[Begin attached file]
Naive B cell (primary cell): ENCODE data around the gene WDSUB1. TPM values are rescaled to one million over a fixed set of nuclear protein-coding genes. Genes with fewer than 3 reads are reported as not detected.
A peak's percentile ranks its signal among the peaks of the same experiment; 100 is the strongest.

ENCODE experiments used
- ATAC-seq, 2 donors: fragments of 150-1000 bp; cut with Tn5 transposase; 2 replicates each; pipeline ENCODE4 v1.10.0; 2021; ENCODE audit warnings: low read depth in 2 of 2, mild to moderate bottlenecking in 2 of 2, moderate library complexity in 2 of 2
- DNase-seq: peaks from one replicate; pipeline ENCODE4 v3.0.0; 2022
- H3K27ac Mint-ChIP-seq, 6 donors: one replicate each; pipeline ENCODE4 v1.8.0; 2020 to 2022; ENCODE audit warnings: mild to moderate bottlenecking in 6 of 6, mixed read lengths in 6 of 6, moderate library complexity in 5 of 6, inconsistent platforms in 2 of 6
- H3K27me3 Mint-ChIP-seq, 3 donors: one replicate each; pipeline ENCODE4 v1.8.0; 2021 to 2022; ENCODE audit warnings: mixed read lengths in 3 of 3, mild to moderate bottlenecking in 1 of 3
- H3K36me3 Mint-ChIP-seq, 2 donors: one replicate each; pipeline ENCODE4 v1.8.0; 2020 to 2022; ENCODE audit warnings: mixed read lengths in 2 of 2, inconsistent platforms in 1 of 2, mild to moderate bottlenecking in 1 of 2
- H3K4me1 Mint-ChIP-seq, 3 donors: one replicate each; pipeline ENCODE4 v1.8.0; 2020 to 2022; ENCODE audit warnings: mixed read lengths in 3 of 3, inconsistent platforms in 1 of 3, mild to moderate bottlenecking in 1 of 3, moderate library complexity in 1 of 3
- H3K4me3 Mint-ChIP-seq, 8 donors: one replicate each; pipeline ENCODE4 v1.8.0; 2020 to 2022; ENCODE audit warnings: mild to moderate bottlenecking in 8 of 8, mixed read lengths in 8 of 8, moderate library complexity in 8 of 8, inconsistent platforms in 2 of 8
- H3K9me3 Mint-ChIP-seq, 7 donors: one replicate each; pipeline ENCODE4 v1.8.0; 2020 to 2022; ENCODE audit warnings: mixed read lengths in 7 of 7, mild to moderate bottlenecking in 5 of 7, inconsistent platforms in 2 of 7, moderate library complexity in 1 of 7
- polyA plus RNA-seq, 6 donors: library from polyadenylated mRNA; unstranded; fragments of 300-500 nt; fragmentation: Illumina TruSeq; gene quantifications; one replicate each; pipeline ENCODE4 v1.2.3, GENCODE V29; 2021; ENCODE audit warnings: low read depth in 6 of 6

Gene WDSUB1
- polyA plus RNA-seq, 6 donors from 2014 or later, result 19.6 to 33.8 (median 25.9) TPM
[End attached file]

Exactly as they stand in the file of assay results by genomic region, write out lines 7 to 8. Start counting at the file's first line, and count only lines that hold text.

- H3K27me3 Mint-ChIP-seq, 3 donors: one replicate each; pipeline ENCODE4 v1.8.0; 2021 to 2022; ENCODE audit warnings: mixed read lengths in 3 of 3, mild to moderate bottlenecking in 1 of 3
- H3K36me3 Mint-ChIP-seq, 2 donors: one replicate each; pipeline ENCODE4 v1.8.0; 2020 to 2022; ENCODE audit warnings: mixed read lengths in 2 of 2, inconsistent platforms in 1 of 2, mild to moderate bottlenecking in 1 of 2